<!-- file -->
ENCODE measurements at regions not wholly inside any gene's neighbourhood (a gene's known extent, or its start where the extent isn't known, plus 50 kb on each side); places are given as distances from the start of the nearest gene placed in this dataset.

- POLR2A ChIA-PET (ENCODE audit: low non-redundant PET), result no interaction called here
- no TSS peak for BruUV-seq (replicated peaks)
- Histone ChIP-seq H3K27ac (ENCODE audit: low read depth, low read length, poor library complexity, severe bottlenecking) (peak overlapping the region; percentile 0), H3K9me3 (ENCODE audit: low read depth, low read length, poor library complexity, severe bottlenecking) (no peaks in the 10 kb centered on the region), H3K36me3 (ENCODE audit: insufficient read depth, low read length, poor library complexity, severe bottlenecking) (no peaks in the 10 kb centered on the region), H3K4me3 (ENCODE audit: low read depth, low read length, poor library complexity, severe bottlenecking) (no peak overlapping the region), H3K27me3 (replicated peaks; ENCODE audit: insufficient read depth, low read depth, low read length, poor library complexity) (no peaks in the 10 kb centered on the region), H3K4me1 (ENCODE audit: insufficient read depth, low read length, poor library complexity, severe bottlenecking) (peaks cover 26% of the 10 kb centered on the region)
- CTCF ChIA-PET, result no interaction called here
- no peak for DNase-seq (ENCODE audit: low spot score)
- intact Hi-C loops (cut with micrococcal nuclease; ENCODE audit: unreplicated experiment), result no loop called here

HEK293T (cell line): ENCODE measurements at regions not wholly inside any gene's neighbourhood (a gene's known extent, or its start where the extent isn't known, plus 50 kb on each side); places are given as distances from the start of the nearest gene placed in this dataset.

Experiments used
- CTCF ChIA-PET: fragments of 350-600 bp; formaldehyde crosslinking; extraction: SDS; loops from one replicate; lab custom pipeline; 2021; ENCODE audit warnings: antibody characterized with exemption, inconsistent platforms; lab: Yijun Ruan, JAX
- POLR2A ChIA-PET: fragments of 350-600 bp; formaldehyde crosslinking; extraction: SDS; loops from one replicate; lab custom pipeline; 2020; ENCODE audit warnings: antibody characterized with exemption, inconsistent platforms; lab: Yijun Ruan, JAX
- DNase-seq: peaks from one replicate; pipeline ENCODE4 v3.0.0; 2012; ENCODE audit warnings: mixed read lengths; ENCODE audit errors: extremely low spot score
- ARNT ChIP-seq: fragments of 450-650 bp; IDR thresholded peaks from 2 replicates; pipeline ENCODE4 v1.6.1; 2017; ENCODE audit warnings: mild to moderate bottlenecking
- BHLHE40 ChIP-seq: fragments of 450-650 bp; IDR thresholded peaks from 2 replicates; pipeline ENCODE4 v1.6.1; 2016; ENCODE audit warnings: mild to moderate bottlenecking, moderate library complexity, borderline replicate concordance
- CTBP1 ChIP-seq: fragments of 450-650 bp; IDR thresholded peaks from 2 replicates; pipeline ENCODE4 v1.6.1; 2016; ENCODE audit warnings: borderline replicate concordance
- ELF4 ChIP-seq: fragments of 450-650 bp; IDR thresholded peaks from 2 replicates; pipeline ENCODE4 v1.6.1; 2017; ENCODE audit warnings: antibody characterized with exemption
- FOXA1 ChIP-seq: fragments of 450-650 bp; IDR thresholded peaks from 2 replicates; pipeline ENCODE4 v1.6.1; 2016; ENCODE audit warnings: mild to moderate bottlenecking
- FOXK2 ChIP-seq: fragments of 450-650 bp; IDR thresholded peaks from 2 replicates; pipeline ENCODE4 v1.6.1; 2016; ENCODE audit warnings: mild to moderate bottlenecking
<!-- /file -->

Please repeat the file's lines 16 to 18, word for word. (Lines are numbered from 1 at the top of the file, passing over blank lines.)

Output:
- ELF4 ChIP-seq: fragments of 450-650 bp; IDR thresholded peaks from 2 replicates; pipeline ENCODE4 v1.6.1; 2017; ENCODE audit warnings: antibody characterized with exemption
- FOXA1 ChIP-seq: fragments of 450-650 bp; IDR thresholded peaks from 2 replicates; pipeline ENCODE4 v1.6.1; 2016; ENCODE audit warnings: mild to moderate bottlenecking
- FOXK2 ChIP-seq: fragments of 450-650 bp; IDR thresholded peaks from 2 replicates; pipeline ENCODE4 v1.6.1; 2016; ENCODE audit warnings: mild to moderate bottlenecking